In this episode of Quick Property Sale ‘Blog Bits’ we discuss the sensitive side of splitting-up and where it may lead and endeavour to offer an insight to some possible outcomes. With a looming divorce does the family home have to be sold? Let’s find out.
The family home is the centre of family life, and anchors many emotional ties, especially when your family includes children. So, it is to be expected that dividing this prime asset may be difficult, emotional and sometimes contested.
What happens to your home during a divorce?
For many families, the biggest asset involved in your divorce is your family home. When determining what happens to the domestic property during a divorce, the housing needs of both parties are of concern. However, the foremost concern is for the welfare of any children (under the age of 18) and the provision of a suitable accommodation for them.
What happens to the marital home is between you and your partner. All animosity aside, each of you will need to make a decision you both agree on, sometimes with the aid of a solicitor. This could be one party remaining in the home, one party ‘buying the other out’ or basically selling up completely. Selling up means you may need a house quick sale. However, divorce is an extremely difficult time and emotions will run high, this can result in a lack of dialogue about how to remediate assets and belongings. In this instance a solicitor can usually step in to make sure the outcome is fair for both of you.
Can my ex-partner sell our house?
Former partners could possibly try to force you out of the family home but legally they are not allowed to do this. Even once a divorce has been granted, you are still not obligated to sell, and both have the legal right to stay in the home.
If you have children under the age of 18 and one parent has vacated the home most courts will grant the remaining parent the right to stay. Nevertheless, regardless of your circumstances, former partners will be considered equal if there are no kids involved in selling the property. The court’s decision is usually deemed fair so that you can both benefit from any available equity share.
What happens to a joint mortgage when you divorce?
Having an outstanding joint mortgage debt after a divorce or separation can prove difficult. While your separation is still in progress the mortgage still needs to be paid, as both parties are liable for that debt. This is regardless of who is residing in your former home. (Please note: any arrears on the mortgage payments can damage your credit history of both marital parties).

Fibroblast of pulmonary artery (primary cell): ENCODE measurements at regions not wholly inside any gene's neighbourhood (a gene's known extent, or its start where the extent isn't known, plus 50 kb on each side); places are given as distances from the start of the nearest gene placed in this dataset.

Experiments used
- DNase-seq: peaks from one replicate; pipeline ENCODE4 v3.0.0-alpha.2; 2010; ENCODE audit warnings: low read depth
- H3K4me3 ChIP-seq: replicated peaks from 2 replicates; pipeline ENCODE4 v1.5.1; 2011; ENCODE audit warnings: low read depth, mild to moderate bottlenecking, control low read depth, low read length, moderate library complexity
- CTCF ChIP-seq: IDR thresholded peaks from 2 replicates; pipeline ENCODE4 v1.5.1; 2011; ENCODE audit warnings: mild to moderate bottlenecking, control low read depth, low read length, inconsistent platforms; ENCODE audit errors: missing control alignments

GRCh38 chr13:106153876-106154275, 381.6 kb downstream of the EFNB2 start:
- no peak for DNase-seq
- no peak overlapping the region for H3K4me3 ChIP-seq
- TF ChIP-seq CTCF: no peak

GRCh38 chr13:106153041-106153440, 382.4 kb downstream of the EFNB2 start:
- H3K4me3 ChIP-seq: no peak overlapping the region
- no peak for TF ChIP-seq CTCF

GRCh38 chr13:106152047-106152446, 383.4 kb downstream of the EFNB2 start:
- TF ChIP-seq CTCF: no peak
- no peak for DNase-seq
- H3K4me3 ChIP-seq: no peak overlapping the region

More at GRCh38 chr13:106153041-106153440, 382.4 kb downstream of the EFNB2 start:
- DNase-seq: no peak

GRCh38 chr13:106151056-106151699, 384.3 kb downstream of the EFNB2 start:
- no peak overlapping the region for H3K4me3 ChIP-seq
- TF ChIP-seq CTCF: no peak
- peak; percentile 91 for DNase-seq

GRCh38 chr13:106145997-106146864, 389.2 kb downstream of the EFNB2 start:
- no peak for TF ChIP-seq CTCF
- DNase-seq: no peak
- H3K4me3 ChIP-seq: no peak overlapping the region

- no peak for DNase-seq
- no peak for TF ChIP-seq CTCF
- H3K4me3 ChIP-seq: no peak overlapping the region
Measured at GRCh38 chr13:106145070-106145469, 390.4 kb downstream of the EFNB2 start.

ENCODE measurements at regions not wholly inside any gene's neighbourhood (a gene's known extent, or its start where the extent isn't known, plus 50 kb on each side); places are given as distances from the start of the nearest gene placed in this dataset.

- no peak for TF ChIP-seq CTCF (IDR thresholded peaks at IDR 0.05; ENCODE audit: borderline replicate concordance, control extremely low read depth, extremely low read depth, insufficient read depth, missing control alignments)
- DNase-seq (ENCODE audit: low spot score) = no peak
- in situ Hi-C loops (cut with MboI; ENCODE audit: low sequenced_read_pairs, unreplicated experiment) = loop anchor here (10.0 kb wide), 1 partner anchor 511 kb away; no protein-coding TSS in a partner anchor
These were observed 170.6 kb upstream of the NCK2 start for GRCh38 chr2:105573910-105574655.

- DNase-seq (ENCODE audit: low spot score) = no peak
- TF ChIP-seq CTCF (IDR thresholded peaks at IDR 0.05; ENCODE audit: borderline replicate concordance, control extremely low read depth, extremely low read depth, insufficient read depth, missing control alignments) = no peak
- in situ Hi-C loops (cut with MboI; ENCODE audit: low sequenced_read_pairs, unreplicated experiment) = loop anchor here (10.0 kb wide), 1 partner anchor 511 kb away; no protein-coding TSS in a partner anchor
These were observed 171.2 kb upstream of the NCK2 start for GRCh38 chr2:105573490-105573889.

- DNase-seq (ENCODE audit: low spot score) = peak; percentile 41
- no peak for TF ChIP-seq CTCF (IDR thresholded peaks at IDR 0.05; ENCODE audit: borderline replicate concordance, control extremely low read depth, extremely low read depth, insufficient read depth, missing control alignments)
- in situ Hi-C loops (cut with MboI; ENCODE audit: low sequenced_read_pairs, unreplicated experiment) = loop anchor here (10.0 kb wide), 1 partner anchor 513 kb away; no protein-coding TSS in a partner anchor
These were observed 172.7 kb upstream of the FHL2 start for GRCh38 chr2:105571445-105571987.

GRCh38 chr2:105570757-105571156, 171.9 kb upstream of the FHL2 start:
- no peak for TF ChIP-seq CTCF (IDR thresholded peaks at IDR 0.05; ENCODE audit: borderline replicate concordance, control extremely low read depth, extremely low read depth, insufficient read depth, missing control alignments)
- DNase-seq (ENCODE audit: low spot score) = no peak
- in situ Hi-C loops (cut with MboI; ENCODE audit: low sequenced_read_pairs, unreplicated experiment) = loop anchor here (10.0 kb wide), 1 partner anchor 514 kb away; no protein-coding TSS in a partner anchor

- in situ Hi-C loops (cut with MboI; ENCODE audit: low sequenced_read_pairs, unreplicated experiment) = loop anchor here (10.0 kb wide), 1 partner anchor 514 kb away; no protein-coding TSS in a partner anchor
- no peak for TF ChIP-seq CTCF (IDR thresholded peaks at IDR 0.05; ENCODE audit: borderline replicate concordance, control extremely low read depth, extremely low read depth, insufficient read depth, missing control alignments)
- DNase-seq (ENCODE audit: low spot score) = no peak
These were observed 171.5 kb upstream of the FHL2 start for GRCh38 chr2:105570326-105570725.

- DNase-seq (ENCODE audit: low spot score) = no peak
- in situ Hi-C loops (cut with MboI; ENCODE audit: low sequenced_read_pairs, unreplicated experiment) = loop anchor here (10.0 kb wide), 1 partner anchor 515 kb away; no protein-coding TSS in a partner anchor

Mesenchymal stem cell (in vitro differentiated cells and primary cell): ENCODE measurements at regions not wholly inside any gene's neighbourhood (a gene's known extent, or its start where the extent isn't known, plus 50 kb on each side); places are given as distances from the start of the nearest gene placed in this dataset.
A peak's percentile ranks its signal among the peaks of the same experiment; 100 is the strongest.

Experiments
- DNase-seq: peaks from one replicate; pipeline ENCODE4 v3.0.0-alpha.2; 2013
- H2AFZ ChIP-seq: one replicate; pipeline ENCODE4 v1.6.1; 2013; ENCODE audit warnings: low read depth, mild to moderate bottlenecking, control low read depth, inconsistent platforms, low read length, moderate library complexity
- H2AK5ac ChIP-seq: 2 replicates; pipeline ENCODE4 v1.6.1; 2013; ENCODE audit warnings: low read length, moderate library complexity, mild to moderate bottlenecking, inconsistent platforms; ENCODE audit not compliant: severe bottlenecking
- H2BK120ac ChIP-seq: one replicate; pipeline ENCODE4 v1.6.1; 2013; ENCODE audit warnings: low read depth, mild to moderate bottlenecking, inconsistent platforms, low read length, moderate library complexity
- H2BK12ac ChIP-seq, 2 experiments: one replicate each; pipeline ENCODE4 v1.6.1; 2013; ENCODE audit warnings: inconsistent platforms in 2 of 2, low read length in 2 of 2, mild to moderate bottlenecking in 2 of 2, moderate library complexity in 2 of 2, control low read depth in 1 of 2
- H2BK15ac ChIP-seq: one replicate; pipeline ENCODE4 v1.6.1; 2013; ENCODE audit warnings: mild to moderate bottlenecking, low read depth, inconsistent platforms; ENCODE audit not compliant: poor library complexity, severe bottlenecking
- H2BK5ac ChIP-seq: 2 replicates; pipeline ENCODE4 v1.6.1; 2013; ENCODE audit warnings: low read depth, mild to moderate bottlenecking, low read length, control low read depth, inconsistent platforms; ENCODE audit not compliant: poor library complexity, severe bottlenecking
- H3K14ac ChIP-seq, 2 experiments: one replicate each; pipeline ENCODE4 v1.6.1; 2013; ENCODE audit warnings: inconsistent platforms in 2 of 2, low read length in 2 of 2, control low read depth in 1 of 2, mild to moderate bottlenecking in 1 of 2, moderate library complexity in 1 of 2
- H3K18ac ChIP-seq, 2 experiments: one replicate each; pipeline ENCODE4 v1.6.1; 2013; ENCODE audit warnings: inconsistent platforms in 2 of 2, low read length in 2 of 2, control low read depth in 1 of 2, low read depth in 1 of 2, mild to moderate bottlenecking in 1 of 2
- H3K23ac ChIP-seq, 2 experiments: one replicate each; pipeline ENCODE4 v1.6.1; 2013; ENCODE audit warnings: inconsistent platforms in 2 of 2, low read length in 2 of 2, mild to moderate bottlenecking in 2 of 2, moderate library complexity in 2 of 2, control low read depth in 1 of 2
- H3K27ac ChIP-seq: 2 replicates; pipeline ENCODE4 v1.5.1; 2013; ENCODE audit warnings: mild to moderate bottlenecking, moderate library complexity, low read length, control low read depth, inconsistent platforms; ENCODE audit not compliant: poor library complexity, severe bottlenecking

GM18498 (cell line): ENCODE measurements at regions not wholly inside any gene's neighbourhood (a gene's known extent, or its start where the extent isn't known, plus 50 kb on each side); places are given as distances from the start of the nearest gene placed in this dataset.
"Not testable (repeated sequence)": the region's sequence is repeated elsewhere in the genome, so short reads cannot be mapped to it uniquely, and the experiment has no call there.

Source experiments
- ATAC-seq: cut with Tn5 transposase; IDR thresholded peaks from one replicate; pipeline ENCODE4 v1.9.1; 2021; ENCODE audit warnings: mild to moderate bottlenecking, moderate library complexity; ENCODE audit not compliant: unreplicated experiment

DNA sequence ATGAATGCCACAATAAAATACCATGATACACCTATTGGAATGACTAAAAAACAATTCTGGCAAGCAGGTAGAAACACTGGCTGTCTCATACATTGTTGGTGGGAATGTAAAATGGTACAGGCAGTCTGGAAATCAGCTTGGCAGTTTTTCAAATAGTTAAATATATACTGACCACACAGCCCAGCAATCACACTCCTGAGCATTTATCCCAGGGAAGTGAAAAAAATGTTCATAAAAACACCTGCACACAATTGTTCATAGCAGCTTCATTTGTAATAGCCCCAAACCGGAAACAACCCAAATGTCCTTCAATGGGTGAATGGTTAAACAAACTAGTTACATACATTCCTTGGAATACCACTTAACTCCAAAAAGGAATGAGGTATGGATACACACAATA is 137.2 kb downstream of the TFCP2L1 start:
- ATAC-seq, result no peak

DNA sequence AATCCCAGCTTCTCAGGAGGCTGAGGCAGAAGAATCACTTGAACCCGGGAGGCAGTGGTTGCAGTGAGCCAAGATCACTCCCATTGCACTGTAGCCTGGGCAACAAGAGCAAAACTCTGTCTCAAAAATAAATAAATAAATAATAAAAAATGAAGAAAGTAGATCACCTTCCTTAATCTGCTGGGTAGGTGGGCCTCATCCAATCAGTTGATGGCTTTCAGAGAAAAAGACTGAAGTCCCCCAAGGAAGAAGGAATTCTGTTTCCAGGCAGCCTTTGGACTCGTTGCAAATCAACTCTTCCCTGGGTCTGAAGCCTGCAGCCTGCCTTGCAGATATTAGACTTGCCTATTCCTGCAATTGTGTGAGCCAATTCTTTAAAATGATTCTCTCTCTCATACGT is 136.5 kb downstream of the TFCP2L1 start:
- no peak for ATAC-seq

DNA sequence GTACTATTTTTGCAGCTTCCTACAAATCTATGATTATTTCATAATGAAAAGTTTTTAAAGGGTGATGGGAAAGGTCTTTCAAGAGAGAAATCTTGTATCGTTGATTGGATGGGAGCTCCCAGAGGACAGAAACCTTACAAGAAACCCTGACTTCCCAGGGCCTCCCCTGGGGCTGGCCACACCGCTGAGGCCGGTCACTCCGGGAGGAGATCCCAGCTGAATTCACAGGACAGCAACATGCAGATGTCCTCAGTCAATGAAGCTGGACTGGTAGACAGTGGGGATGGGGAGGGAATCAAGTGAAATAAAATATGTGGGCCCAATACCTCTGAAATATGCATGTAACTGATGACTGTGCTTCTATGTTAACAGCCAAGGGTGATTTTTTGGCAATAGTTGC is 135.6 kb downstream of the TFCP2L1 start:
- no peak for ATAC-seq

If you know you are definitely divorcing, do advise your mortgage lender about your predicament. Even if you think you will not struggle with mortgage payments they will be able to record this on their files. Some lenders’ are able to you offer a ‘mortgage payment holiday’ which can help give you some financial breathing space.
Does the family home have to be sold?
There are three options for what can happen to the family home during a divorce:
a) Sell the property: The family dwelling can be put on the market – property for quick sale, with any net proceeds then being divided between the parties as mutually agreed beforehand. If there is sufficient equity, is there enough to give each party a deposit to buy a replacement home? If there is not adequate equity for this to happen then there must be a level of fairness; an important factor is the parties’ ability to obtain a mortgage. For example, the person with the higher income has a greater capacity of acquiring a mortgage.
b) When one person remains in the home: The property ownership can be transferred to either party, with or without payment of a lump sum to ‘buy out’ the other person.
If you are considering a transfer of property title, the borrowing ability of the person who seeks to keep the family home is a major factor. That person must have the requisite borrowing capacity to take over the current mortgage in their sole name and have the funds to pay the other party’s exit share.
c) A trust of land can be created: Creating a ‘trust of land’ can be implemented when a home needs to be provided for an adult with young children if they need somewhere to live until they reach school leaving age. When creating a trust of land, there are two common arrangements: ‘Mesher Order:’ where the family property is sold and the equity is released when the youngest minor leaves full time education, the other is called a ‘Martin Order’ where the property is sold upon the demise of the person living there. This alternative is uncommon, as it is hard to police and it seems unfair to the other party to have to wait for their equity of their former home.
In summary, selling the family home does not have to be the only option available to separating parties during a divorce. If you do need to sell your home residence soon and require a quick sales property sale, please do contact us anytime on 01527 50 99 88.